Galileo will need close to 30 satellites in its final configuration to carry out the tasks decided on from the outset. With yesterday’s launch, we now have 18 satellites in orbit, a very important step towards providing the “Initial Services” designed to allow industry to develop and test applications using real satellite signals and not only simulations. The 17 November launch had another particularly interesting aspect in that, for the first time, 4 Galileo satellites were launched simultaneously. While all the previous Galileo satellites had been launched with Soyuz, restricting the number to two per launch, this time a modified Ariane 5 was used, carrying 4 satellites at once. It sounds as if it is just a question of payload mass but the real challenge consists in bringing each individual satellite to its individual, pre-planned position in orbit. This necessitates some highly complex manoeuvres involving the stepwise separation and deployment of the satellites.
Just hours after the launch, the ground stations were able to announce that this operation had been successfully completed.
Only a few hours later, a Soyuz lifted off from the Baikonur Cosmodrome in Kazakhstan carrying on board American astronaut Peggy Whitson (NASA), Russian cosmonaut Oleg Novitsky (Roscosmos) and the European astronaut of French nationality, Thomas Pesquet (ESA). To say farewell in a more personal way, I travelled to Moscow two weeks ago and met Thomas during his preparations at Star City, near Moscow. We had the opportunity to exchange some views and feelings and I found him in perfect shape for his upcoming “ride” into space. As I couldn’t be in Kourou and Baikonur at the same time, I decided this time to witness the launch activities from the joint ESA-CNES launch event in Paris, while the ESA Directors concerned were on site with Director of Human Spaceflight and Robotic Exploration David Parker in Baikonur and, respectively, the Directors of Launchers Daniel Neuenschwander and of the Galileo Programme and Navigation-related Activities Paul Verhoef in Kourou. You could say that for all three, as recently appointed Directors, this was a baptism of fire.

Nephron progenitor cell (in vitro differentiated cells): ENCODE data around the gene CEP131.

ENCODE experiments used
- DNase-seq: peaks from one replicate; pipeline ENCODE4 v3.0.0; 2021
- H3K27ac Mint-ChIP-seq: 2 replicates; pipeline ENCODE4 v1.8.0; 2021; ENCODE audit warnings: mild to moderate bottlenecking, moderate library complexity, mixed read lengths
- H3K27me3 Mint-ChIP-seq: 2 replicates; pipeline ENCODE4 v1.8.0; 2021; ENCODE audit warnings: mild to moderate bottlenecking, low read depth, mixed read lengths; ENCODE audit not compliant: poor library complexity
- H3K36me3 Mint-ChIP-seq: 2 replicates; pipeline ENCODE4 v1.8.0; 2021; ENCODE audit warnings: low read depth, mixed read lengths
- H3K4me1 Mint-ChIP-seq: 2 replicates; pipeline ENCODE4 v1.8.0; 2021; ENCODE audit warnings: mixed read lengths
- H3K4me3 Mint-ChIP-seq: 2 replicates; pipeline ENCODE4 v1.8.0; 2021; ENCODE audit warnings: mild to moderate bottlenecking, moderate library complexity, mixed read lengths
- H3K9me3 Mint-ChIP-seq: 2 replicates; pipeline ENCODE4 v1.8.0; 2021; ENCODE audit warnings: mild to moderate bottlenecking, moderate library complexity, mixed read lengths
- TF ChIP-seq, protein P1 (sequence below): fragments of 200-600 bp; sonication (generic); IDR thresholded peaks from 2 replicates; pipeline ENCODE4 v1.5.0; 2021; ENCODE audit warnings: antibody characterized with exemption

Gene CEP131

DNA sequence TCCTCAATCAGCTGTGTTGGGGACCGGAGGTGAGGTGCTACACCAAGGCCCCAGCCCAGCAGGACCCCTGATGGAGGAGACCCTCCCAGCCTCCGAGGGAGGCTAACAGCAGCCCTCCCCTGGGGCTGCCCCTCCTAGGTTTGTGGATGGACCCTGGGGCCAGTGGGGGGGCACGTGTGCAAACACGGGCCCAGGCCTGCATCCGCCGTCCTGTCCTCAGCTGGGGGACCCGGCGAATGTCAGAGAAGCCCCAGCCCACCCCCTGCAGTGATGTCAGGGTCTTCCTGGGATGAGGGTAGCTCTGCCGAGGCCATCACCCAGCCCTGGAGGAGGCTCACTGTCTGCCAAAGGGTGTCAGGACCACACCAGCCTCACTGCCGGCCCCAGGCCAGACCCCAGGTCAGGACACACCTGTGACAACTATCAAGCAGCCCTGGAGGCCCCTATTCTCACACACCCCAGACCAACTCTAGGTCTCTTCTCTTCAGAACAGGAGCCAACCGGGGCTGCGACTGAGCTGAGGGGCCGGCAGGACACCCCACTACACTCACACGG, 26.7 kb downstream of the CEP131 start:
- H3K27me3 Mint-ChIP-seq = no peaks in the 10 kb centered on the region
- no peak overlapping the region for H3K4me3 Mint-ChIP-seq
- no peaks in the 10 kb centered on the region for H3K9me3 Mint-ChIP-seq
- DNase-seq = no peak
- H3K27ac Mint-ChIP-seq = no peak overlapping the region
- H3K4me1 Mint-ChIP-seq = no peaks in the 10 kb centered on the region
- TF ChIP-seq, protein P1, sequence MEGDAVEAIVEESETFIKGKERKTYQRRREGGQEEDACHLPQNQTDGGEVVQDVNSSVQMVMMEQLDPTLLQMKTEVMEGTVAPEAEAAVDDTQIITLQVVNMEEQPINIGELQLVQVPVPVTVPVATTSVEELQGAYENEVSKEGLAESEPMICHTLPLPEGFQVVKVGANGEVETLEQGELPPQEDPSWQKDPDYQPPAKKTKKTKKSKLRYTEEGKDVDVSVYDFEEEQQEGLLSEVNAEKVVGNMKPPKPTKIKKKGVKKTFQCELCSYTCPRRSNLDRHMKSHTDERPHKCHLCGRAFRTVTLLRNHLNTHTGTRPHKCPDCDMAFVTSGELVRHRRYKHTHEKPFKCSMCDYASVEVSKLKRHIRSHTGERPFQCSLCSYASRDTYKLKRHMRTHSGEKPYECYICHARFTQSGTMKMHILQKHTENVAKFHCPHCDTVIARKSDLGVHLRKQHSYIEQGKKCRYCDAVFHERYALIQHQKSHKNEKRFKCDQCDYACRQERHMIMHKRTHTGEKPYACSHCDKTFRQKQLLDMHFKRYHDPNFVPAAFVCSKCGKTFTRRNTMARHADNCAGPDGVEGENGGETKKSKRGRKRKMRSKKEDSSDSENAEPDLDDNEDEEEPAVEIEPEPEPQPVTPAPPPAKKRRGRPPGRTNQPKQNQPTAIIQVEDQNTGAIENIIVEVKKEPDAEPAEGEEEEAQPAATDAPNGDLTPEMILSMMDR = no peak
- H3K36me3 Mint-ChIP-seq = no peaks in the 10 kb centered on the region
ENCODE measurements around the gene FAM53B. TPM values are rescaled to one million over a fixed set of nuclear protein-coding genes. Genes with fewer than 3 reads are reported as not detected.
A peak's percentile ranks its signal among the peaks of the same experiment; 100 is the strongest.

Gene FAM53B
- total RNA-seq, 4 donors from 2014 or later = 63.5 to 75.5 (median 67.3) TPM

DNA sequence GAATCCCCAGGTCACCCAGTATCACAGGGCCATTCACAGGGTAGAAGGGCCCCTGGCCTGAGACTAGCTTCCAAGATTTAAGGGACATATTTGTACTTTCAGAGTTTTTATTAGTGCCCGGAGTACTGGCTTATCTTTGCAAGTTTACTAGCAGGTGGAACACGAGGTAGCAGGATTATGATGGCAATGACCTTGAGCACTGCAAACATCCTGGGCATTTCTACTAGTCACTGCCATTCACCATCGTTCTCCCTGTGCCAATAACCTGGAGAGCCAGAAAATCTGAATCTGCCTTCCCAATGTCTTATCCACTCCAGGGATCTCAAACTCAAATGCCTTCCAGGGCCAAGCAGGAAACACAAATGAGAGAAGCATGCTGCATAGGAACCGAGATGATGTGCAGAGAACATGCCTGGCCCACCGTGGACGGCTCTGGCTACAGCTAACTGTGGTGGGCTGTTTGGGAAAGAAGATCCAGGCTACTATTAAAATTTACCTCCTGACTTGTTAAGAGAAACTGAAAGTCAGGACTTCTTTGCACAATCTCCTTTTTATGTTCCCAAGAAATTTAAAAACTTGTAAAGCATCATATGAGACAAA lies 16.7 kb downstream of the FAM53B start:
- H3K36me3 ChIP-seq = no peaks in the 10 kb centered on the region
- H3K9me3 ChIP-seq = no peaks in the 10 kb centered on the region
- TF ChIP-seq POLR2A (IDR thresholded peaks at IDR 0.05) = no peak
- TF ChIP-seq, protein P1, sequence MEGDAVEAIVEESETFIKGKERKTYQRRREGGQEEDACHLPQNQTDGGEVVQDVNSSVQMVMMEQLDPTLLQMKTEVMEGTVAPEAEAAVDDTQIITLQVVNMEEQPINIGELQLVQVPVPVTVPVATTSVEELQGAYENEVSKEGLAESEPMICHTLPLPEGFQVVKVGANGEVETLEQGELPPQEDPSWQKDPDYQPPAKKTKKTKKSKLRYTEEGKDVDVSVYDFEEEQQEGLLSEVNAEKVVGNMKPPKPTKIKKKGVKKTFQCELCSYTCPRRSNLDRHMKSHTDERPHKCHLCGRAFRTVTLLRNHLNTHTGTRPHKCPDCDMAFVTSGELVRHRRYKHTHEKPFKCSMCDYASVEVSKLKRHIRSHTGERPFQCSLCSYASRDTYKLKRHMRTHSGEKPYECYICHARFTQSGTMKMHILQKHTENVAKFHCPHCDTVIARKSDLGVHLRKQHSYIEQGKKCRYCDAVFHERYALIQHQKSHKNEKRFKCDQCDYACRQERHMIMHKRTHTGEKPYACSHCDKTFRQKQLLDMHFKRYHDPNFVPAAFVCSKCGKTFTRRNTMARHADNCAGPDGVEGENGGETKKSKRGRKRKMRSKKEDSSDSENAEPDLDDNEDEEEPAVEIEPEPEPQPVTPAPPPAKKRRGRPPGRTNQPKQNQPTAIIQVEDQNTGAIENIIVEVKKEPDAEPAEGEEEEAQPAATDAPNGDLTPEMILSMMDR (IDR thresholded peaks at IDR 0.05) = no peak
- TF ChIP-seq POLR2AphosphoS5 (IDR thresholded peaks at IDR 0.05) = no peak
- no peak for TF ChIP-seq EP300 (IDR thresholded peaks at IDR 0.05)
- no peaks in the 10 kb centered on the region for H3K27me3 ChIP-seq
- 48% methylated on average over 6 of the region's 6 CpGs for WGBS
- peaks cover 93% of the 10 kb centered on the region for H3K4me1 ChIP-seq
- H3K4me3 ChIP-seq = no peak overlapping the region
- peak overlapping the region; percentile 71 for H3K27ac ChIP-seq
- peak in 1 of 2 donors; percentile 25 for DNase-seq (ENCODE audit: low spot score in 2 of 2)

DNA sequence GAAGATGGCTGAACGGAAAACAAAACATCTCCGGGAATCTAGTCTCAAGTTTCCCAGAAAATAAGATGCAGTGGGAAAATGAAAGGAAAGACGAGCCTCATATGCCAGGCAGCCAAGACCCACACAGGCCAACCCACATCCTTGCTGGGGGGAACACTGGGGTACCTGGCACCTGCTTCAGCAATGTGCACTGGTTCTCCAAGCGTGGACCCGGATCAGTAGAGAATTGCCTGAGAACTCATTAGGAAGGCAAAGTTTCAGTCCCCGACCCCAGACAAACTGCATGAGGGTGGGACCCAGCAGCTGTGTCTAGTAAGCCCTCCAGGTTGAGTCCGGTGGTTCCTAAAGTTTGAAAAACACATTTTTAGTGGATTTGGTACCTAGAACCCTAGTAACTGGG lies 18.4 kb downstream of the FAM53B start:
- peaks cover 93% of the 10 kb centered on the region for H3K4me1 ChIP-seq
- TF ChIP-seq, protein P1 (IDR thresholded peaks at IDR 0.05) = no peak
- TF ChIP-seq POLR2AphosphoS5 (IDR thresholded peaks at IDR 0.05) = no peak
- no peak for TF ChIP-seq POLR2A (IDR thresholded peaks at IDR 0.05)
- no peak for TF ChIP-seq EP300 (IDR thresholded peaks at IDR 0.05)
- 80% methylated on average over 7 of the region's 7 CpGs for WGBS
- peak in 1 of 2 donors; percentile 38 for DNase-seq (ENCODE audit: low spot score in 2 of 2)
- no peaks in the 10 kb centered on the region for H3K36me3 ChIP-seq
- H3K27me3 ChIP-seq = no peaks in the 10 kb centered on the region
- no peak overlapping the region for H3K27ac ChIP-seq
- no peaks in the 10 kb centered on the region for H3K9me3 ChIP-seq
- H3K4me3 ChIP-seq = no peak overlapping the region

Both launches serve to showcase the broad experience and competence of ESA, as well as the position it occupies, spanning applications, science and exploration, as well as space transportation and operations. This wide-ranging competence, combined with the international experience, nature and organisational culture of ESA, is what we bring to the table as we address the challenges of the future, which I frequently refer to as “Space 4.0”.
ESA is more than a procurement agency, it is at the same time an enabler, a broker and mediator for space activities, covering all areas. ESA, as it approaches its Council meeting at ministerial level in Lucerne on 1-2 December, has solid foundations on which the future can be built.